The crowded field of web browsing7/27/2016
It is amazing how open the world seems once you realize you have options. Once you discover life exists beyond high school, you can do whatever you want, and for that matter, be who you truly want to be. Whether it be about an apartment, a car, a washer/dryer, or a mattress, as soon as you start making adult decisions, you find out the true value of a dollar. But in technology, it seems, these lessons occur with every new innovation. For instance, a multitude of smartphone, laptop and desktop options exist, but what initially seems trivial can immediately become paradigm altering. The best example of the power of choice in tech may be the web browser.
Web surfing first started resembling what it is today in the mid-1990s. At that time, home PCs were overwhelmingly the home computing tool of choice, and the main tool for web browsing was Internet Explorer. Of course, many people were reaching the Internet through services like America Online, but many of those subscribers didn’t understand how to surf the web without the use of Internet Explorer.
For the time, place and content available on the World Wide Web, Internet Explorer was a fine tool. Saying you were proficient in web technology in 1997 is akin to an American citizen today saying he or she has visited Cuba; it’s not completely foreign, but the sample size is rare. The ’90s iteration of Internet Explorer offered many familiar features like bookmarks, navigation, refresh, copy/paste and font manipulation, but compared to what’s offered today, it is child’s play.
By the early 2000s, competitors started to crop up. The biggest splash came with the release of Mozilla Firefox, which loaded pages faster, was more stable, tabbed browsing, warned users to security concerns, and featured the ability to manipulate content through third-party add-on software. These features were game-changers, and for what seemed like the first time, casual web users discovered they had a choice in web browsing. Slowly, other alternatives started to gain traction in home computing such as Netscape, Apple’s Safari browser, Opera Software’s browser, and before too long, Google entered the mix with Chrome.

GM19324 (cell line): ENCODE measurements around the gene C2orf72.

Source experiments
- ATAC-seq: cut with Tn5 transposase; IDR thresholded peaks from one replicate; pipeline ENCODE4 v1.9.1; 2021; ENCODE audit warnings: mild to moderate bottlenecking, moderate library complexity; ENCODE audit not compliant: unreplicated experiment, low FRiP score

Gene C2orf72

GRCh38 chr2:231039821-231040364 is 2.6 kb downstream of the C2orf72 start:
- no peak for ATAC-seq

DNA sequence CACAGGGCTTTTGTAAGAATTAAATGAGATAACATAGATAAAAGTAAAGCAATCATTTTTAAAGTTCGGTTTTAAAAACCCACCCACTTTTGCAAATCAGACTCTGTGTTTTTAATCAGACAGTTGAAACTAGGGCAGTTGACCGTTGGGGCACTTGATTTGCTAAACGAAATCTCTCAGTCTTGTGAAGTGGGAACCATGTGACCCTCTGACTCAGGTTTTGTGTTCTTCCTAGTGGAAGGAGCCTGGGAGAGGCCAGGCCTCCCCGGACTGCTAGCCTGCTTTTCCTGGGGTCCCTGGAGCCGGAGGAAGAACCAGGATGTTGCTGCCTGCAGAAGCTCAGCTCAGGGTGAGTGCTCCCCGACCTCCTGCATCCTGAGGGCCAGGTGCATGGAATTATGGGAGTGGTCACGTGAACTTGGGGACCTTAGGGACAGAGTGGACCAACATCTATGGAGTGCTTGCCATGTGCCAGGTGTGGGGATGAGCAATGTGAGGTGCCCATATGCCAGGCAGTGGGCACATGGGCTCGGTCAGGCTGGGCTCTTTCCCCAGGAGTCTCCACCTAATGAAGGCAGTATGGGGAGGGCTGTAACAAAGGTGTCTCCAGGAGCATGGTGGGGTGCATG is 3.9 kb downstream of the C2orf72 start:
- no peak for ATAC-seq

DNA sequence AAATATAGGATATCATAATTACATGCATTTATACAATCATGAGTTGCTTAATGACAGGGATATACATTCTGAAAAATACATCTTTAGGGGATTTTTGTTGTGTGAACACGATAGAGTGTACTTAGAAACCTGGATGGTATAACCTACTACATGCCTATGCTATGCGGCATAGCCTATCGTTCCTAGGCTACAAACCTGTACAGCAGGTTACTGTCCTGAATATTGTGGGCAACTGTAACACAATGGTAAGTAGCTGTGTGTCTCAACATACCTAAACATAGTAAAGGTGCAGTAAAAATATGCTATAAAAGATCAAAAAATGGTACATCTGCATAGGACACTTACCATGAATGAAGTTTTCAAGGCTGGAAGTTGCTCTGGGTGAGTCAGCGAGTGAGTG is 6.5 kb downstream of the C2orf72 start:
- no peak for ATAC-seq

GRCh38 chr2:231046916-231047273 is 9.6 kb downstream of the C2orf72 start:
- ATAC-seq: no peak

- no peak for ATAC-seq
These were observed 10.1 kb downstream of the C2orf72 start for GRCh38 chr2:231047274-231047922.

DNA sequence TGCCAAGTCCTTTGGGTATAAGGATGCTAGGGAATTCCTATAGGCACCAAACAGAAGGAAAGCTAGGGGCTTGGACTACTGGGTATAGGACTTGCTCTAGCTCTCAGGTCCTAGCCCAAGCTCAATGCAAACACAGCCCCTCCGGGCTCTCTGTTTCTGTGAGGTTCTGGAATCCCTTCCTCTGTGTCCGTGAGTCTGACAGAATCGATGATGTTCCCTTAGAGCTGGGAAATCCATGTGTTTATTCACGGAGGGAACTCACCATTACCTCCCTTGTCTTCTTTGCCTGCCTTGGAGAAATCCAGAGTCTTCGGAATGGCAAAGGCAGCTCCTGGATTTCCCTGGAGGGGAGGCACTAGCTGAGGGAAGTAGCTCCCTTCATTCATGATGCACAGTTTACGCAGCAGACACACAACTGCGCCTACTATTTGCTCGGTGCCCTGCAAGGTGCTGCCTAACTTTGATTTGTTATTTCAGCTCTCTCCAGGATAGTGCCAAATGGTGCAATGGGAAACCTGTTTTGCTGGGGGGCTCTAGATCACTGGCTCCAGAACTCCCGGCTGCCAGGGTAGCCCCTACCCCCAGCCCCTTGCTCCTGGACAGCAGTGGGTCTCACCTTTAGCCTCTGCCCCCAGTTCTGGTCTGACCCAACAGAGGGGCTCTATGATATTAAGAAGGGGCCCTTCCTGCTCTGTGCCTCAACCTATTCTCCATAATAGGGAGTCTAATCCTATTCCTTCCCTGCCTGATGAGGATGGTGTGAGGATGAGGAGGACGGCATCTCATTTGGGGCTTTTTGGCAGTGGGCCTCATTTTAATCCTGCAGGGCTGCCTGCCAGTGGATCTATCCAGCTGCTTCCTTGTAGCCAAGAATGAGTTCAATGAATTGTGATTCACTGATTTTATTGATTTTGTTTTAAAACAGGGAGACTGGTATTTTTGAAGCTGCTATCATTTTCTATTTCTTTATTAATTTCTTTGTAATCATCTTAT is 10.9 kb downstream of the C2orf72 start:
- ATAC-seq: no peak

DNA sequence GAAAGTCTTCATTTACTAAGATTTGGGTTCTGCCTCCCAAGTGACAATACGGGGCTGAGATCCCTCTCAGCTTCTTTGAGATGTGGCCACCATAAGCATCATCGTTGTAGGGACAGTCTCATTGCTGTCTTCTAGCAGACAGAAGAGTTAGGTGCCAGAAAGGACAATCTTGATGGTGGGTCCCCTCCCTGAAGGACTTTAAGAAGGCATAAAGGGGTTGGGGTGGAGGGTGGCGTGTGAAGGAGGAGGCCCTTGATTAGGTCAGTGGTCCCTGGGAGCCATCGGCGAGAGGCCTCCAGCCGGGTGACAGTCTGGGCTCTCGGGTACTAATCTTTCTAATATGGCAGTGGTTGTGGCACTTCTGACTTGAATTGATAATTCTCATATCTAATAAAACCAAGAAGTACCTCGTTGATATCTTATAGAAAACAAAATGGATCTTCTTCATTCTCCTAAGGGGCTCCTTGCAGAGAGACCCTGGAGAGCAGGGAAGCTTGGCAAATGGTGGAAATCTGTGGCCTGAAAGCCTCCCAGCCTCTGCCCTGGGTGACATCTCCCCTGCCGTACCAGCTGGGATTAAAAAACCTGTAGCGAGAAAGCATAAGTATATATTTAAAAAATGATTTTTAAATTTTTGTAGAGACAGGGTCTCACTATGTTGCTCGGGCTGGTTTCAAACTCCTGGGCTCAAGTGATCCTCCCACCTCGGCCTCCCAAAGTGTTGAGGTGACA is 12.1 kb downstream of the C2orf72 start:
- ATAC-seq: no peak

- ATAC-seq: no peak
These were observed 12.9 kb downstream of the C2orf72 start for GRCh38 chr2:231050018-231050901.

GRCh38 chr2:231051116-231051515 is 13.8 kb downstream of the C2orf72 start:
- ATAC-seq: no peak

Leave it to a web services company to redefine the standard in web browsing. In its short, nine-year life span, Google Chrome has not only supplanted Internet Explorer as the No. 1 web browsing tool, but it is used by more web users than its competitors combined. Built with a similar ethos to Firefox, Google brought new thinking to how web content can interact with users. Suddenly browsers offered bookmark and sharing across devices, dynamic and interactive sites such as Google Documents and Google Drive were able to word process and design content across multiple users, and innovation and security were ramped up through the direct involvement of the very people who used the tool.
While Chrome may currently be king of the hill, there’s no guarantee it will be there forever. Upstart browsers like Vivaldi focus on user shortcuts and act more like a mobile browser with zooming and content swiping, or Maxathon, which doesn’t incorporate a great deal of extensions but focuses more on quick content loading and the opportunity to download all media displayed on a page.
Today, choice is abundant in the browsing arena. Choice abounds so much, it actually killed off Internet Explorer, with Microsoft replacing it with a new “Edge” browser last year. Will it retake the mantle IE lost? Anything could happen, but with dozens of browsers on the market now, it’s hard to see users regressing to the friendly face of Microsoft. CV
Patrick Boberg is a central Iowa creative media specialist. Follow him on Twitter @PatBoBomb.